Local Food for Sustainable Living
By Michael Caduto
Winnie the Pooh had it just about right: Find the honey tree in your own backyard and eat to your belly’s content. Of course, what with bee stings and rabbit-sized jars of honey, getting his fill wasn’t easy. But as time went by, Pooh ate so much honey that he grew to be shaped like a big, round honey pot. As it turns out, honey is one of the best sources of energy, is full of vitamins and minerals, helps to keep a wound from getting infected and even promotes healing.
We ought to listen to bears more often. In the past 70 years nutritionists have come to understand that we become what we eat—that we can help our bodies to stay healthy by eating good, nutritious food that is grown fresh locally. Science has proven that the choices we make for our diet also have a huge impact on the health of the planet, including climate change, because of the vast global food market.
Let’s start with the choice of where our food comes from. On average, the food that makes it onto our tables at mealtime has traveled 1,600 miles to get there. How far is that? By traveling that distance you could go from the Upper Valley to the southern tip of Greenland, to Arizona or to Nunavut and the Northwest Territories (Canada).
Apples, cabbage, corn, tomatoes and eggs, for example, may come from local farms, but other foods are shipped from around the world. Grapes may arrive at your local market from Chile, nuts from Brazil, olive oil from Turkey, kiwifruit from New Zealand, bottled water from France, gingerbread cookies from Germany and rice crackers from China.
According to Worldwatch Institute, the amount of food shipped from overseas that appears on our tables has quadrupled since 1961. Some 30% of the fresh vegetables and over 50% of fresh fruit now purchased by US consumers are grown in other countries. The USDA projects that the US will be importing almost half of our vegetables and 75% of our fruit by 2027.
What difference does it make that our food travels a long distance before we eat it? The more energy it takes to transport food to our tables, the more greenhouse gas emissions are generated, which increases global warming. For example, fuel is burned when food is moved by trucks, trains, and planes; plus, energy is needed to store many foods in refrigerated cars so that it doesn’t spoil. Food from far away also requires more packaging to keep it from spoiling. It takes energy and resources to make that packaging. Trees must be cut to make paper packaging. Plastic and Styrofoam are made from petroleum oil. And don’t forget: factories that make any kind of packaging run on electricity and other kinds of carbon-producing power.
According to research findings reported in Nature Food magazine, shipping food generates 20% of the total carbon footprint generated by our current food system. Roughly half of these greenhouse gas emissions are created by the wealthiest countries, even though they make up just 12% of the world’s population. A United Nations study found that one-third of ALL greenhouse gas emissions results from growing, processing and packaging food.
Of course, it’s not always simple to figure out what’s best to buy for food, especially given the short growing season in the North Country where fresh local produce can be challenging to source during the winter. Still, in addition to eating locally grown foods as much as possible, it’s good to eat foods that are in season and those that are easy to store. You know, like honey.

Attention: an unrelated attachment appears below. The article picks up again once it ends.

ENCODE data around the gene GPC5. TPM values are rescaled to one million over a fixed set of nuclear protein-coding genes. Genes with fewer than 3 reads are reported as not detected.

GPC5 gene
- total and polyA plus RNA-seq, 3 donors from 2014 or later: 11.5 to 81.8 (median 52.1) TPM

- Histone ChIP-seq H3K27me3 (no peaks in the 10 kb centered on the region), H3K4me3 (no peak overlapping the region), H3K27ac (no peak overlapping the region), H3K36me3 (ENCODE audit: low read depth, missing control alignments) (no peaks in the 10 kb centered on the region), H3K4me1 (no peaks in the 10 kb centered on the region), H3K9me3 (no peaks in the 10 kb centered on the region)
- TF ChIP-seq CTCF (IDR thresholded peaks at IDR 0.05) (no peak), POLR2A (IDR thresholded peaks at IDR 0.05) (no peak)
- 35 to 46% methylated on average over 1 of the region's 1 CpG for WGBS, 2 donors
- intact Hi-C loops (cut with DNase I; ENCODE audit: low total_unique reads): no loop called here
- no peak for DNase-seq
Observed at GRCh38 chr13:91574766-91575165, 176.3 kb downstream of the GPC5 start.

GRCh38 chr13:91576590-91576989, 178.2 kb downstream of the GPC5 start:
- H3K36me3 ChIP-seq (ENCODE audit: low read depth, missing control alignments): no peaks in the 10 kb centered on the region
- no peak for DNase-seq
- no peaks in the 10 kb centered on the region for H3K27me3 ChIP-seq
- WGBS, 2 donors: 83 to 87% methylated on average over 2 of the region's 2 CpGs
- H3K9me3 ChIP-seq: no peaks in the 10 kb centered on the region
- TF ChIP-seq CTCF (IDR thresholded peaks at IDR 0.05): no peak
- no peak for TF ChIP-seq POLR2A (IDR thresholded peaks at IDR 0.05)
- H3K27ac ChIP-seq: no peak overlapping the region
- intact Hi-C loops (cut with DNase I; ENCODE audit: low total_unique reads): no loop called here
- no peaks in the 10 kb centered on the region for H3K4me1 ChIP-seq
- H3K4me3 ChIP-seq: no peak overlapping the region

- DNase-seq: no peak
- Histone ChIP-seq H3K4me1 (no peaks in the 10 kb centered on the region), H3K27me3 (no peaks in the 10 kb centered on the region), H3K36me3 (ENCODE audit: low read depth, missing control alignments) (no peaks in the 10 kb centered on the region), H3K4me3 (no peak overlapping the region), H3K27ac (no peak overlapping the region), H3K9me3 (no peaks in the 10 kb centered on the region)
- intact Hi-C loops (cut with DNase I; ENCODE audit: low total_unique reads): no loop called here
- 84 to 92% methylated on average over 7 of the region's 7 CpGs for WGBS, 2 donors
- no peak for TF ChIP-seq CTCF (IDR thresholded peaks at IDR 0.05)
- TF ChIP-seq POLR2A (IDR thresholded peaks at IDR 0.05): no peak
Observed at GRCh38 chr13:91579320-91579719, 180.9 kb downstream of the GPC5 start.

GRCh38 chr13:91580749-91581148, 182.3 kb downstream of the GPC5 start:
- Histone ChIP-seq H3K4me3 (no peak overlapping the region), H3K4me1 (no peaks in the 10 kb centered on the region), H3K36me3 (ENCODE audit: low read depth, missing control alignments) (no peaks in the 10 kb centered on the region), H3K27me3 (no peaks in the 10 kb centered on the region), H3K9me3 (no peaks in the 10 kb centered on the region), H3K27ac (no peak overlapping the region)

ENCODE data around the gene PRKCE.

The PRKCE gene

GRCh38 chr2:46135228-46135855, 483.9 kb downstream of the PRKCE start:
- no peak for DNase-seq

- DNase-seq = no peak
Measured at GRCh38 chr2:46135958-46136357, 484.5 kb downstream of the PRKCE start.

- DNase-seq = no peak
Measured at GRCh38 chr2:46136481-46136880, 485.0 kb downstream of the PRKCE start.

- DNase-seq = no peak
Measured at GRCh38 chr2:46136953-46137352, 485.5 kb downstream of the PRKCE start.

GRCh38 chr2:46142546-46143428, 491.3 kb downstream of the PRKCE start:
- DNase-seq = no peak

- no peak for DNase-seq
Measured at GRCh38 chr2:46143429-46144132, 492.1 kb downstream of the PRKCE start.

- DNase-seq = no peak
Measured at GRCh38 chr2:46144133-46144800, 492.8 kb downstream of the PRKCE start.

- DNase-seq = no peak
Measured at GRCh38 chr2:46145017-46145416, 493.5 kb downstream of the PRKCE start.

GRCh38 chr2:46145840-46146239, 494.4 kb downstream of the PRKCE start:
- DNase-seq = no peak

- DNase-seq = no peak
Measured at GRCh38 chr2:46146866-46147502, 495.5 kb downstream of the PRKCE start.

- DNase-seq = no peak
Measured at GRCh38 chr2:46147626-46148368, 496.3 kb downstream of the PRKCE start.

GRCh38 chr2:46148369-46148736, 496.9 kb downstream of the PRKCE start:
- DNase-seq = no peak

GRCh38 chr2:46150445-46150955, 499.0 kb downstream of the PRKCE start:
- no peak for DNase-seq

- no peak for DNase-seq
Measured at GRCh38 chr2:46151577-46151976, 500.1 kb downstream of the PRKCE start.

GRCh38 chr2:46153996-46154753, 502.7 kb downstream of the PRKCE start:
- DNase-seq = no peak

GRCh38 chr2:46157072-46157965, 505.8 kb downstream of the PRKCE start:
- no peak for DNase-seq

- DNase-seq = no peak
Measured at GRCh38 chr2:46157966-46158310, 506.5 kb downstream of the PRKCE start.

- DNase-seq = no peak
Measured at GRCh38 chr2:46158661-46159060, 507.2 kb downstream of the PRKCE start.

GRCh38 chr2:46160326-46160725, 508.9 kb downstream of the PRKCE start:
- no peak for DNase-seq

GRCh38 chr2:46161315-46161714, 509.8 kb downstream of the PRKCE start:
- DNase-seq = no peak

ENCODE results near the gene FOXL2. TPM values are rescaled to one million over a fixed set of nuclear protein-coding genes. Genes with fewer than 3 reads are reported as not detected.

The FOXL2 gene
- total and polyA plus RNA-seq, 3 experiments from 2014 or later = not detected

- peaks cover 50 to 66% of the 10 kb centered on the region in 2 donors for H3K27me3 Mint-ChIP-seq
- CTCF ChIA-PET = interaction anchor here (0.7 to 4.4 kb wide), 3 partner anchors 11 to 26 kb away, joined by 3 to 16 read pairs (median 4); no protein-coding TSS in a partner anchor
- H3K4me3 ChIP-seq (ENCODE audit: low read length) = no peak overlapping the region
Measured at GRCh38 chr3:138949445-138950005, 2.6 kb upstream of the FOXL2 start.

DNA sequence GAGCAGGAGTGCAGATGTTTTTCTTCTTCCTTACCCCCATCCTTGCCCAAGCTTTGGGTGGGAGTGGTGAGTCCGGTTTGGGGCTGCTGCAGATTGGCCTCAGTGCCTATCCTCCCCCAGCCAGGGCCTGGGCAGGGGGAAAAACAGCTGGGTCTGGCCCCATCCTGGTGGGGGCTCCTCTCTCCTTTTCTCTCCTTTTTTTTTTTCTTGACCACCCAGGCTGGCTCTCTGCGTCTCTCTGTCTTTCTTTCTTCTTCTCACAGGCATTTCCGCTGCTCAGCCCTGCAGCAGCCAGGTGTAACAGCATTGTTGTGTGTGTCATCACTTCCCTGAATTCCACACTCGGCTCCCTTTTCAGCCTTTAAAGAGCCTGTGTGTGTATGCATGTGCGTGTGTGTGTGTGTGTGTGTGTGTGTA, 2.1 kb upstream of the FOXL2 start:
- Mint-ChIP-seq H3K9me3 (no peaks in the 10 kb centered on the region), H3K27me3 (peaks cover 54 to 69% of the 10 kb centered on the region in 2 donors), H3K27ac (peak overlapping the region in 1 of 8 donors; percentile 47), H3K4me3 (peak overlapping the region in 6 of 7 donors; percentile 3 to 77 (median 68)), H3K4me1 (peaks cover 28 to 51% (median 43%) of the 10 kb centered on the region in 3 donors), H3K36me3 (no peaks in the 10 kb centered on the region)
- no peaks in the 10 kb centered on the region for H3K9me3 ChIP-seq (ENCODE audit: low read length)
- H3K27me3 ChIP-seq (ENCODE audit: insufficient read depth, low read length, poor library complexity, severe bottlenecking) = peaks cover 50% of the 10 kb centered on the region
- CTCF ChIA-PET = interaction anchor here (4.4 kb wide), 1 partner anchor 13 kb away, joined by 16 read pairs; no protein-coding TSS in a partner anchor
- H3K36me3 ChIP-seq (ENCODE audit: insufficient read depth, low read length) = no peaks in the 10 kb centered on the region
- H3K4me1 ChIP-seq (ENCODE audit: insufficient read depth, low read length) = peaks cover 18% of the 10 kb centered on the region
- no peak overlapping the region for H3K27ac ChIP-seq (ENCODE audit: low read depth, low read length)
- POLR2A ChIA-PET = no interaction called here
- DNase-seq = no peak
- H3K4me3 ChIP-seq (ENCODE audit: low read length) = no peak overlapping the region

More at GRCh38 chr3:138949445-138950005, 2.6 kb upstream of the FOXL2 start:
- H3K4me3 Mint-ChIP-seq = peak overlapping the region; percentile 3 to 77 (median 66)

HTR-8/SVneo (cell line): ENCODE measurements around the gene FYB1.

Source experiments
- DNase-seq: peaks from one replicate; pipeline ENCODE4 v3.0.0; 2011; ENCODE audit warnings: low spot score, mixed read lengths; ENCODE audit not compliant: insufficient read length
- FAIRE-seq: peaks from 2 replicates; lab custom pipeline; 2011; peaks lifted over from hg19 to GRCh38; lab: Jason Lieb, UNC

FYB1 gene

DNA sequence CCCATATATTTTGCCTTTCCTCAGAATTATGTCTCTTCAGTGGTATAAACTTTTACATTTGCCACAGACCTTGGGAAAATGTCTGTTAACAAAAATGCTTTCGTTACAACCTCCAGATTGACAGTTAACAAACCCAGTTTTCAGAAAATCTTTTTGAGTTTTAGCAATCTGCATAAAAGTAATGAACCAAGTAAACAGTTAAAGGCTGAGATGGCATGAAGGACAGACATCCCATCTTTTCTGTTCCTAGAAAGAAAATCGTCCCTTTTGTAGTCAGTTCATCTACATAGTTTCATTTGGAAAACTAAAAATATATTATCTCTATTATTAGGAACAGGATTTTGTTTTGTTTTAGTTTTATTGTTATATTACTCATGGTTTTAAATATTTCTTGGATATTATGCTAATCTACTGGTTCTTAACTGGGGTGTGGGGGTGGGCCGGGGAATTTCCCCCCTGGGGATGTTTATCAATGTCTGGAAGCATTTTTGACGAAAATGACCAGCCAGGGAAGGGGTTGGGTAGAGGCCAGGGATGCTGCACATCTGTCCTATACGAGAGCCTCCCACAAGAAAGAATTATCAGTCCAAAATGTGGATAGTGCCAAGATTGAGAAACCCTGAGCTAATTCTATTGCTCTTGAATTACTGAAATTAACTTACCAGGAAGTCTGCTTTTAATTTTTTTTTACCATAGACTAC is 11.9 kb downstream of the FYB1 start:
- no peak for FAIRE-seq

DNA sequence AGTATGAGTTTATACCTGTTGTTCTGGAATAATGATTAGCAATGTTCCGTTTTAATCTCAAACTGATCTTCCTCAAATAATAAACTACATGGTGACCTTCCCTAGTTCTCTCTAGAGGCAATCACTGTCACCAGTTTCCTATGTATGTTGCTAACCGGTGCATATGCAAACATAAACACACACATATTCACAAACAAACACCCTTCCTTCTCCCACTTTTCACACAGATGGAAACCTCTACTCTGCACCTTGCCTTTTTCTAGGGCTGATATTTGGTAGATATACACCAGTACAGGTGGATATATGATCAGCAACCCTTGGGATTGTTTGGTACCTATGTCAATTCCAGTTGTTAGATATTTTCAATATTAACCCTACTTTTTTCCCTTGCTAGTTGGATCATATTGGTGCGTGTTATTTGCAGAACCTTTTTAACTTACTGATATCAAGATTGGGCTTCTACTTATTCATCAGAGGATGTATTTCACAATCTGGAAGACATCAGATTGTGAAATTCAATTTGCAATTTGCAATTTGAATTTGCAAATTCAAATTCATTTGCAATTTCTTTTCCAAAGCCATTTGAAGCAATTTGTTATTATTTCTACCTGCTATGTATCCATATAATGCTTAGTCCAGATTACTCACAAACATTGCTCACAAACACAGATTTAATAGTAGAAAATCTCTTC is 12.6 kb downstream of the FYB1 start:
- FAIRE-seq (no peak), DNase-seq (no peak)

The carbon “foodprint” of protein derived from eggs laid by locally-raised free-range chickens is 3,250 times smaller than that of beef produced on distant, energy-intensive livestock operations. Photo: Michael J. Caduto
WHAT YOU CAN DO:
- Being a localvore means eating foods that are grown within 100 miles of your home in any direction. So your home sits at the center of a localvore circle that is 200 miles across. Using a state map (or two), draw a circle with a 100-mile radius around your house. Identify farms and market sources of local-grown and raised foods that fall within this 100-mile radius. Purchase as much of your food as possible from these providers.
- Start a Localvore Journal. As you begin to learn about food supplies in the area, keep a running list of places you can go to get locally-grown food, the kinds of local foods available at each place and the specific foods available during each season of the year.
- Look for recipes that use the foods raised within your localvore territory. See if you can match the specific seasonal lists of ingredients in your Localvore Journal, with the ingredients needed in the recipes you’ve found. Turn your newfound knowledge into a list of recipes that can be made in specific seasons using locally-grown ingredients. Pick up some of the fine cookbooks that offer recipes for delicious meals made with locally-sourced foods, such as Eating Local: The Cookbook Inspired by America’s Local Farmers by Janet Fletcher, and Sustainable Kitchen by local authors Heather Wolfe and Jaynie McCloskey. (Please support your local bookstore!)
- Ask for local. Encourage your local food stores to sell local produce, dairy, meat and other local food products.
- Order local. Encourage the owners of local restaurants to serve meals made from locally sourced ingredients. Remind them how this will support local farmers, feed the local economy, fight climate change and attract customers who value living sustainably.
- Read Frances Moore Lappé’s Diet for a Small Planet, and Anna Lappé’s Diet for a Warm Planet.
* This is part 1 of a 2-part article.